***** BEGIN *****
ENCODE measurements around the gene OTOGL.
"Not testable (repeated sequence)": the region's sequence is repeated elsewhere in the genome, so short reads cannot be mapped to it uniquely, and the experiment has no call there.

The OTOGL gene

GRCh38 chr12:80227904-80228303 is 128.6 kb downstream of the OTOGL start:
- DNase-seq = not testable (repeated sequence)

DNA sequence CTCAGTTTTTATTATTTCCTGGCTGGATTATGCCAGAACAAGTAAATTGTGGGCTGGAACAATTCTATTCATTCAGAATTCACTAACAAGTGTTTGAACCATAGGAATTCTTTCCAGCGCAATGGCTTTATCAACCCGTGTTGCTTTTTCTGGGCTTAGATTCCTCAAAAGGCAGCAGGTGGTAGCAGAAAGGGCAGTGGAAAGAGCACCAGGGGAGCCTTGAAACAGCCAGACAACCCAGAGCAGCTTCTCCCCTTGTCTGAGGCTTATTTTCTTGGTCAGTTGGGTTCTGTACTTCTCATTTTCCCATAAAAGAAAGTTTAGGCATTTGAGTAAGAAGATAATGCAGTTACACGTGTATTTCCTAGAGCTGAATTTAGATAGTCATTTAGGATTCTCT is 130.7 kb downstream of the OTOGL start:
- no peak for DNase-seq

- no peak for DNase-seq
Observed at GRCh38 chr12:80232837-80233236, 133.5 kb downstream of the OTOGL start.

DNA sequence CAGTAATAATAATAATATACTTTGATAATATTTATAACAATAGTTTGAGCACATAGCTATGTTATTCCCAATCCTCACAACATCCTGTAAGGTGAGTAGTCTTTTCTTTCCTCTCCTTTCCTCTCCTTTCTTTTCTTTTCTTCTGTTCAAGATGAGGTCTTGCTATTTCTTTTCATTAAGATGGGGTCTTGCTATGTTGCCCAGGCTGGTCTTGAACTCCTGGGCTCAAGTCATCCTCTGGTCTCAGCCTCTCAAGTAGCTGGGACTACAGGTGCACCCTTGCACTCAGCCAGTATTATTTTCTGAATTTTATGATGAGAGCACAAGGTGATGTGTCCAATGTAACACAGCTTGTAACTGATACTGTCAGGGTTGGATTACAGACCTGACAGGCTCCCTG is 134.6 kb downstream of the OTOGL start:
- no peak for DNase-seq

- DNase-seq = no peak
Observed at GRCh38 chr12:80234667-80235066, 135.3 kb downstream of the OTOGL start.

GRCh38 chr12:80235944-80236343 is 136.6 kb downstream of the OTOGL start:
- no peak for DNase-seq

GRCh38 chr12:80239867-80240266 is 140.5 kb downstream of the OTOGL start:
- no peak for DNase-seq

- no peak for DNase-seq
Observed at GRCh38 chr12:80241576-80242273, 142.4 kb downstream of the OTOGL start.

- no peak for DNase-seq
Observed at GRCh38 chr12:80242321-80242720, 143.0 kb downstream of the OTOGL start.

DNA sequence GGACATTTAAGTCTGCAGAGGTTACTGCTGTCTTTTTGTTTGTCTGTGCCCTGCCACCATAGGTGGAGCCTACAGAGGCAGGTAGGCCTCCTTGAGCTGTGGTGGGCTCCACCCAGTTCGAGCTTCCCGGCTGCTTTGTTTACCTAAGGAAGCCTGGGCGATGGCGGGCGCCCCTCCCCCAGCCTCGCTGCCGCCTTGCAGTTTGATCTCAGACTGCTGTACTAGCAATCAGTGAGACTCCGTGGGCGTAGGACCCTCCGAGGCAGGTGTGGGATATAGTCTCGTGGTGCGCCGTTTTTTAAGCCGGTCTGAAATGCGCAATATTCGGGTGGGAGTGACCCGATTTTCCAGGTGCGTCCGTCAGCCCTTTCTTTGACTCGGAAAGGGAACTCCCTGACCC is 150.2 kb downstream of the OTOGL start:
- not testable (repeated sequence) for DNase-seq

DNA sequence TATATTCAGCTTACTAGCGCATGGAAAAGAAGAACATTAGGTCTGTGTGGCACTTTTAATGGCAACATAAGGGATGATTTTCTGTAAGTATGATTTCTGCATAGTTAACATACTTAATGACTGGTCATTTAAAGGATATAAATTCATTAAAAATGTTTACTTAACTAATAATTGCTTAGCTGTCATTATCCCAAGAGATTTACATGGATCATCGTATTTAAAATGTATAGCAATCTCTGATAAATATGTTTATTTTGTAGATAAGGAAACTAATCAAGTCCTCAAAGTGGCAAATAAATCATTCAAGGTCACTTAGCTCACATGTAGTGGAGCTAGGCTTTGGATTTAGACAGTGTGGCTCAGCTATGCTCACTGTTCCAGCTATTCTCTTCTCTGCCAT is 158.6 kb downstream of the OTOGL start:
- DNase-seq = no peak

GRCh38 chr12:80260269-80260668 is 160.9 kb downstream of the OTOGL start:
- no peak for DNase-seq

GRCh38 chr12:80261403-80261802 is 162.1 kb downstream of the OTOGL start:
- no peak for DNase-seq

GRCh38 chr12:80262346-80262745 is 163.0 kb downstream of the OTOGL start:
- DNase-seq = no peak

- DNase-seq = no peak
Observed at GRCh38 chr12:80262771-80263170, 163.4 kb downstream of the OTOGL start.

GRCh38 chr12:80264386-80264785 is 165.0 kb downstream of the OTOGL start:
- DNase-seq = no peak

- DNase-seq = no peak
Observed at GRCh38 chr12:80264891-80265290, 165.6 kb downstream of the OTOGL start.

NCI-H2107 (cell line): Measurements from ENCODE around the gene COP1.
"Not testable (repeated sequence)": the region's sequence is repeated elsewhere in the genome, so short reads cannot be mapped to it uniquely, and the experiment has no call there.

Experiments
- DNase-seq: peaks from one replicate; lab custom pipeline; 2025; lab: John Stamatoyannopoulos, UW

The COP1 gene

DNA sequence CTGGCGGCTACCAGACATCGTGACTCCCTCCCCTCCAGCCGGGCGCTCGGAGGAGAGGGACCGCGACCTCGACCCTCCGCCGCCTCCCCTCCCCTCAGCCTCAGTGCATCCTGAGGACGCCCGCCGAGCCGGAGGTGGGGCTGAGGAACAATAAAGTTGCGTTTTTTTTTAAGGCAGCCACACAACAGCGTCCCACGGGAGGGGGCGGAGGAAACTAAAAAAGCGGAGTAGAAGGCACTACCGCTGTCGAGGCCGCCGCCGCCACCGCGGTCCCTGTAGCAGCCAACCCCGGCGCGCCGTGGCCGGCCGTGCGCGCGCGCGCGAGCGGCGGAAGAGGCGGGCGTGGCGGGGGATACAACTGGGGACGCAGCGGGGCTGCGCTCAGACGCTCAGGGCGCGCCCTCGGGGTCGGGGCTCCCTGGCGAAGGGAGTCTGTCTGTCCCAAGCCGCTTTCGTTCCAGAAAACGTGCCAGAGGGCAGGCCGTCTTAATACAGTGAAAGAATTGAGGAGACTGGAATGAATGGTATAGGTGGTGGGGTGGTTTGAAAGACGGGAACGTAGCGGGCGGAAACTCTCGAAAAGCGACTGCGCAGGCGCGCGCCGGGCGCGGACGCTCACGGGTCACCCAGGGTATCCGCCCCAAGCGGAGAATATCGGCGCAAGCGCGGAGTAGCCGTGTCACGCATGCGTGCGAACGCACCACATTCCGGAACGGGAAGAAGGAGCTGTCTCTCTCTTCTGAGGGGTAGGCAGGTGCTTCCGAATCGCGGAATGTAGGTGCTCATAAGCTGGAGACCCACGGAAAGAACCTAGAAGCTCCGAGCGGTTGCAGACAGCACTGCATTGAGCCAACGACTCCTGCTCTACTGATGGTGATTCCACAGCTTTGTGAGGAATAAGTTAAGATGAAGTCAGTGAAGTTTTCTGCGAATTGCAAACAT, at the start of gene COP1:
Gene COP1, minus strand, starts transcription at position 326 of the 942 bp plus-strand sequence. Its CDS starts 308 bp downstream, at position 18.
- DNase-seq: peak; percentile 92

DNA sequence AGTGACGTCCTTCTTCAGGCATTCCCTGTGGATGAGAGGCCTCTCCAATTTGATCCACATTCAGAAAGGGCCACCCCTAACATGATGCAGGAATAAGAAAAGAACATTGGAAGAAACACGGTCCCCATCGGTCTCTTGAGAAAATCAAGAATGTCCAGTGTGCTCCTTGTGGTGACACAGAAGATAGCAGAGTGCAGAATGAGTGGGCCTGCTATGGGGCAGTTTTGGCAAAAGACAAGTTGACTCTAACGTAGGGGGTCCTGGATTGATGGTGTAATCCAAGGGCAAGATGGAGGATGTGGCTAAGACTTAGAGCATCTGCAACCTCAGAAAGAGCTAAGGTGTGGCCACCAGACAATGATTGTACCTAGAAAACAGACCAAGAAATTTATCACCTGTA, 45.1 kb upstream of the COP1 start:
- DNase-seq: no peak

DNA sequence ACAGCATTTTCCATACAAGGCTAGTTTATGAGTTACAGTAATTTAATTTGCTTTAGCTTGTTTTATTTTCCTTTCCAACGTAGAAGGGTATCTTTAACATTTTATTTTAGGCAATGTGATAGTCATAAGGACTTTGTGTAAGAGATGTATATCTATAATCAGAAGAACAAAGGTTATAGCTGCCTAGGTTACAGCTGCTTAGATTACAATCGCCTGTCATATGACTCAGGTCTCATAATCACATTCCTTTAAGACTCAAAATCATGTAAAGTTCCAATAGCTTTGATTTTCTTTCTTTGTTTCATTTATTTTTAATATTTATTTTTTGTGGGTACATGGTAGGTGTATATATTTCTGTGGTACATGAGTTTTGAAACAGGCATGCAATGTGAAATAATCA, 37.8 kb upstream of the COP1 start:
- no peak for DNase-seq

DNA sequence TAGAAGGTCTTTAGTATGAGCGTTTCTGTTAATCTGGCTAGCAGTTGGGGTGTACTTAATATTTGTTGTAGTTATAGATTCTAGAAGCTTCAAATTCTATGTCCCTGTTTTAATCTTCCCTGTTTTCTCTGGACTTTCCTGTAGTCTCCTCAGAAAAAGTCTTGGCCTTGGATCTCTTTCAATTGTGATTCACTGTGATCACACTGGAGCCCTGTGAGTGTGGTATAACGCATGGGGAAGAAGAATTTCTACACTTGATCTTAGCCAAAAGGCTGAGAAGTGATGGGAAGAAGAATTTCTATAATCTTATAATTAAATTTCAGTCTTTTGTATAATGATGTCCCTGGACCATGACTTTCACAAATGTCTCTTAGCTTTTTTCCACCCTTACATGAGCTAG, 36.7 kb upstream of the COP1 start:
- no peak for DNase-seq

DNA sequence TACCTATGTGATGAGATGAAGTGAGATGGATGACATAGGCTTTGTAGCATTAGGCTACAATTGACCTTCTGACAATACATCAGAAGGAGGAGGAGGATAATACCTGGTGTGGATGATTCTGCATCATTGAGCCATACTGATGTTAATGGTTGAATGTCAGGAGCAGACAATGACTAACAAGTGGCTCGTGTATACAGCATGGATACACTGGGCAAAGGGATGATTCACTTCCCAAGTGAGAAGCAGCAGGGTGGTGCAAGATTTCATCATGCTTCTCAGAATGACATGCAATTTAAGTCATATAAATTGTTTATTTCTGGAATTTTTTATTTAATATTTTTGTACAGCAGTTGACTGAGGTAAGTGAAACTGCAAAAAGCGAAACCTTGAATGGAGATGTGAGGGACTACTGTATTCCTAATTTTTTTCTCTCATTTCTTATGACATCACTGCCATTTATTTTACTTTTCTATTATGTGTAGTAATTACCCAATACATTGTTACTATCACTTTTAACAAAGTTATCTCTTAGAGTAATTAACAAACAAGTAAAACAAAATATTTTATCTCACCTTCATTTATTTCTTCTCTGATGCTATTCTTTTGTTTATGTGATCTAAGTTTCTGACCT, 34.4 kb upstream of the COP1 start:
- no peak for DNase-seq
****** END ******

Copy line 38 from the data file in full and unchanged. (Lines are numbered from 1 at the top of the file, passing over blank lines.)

NCI-H2107 (cell line): Measurements from ENCODE around the gene COP1.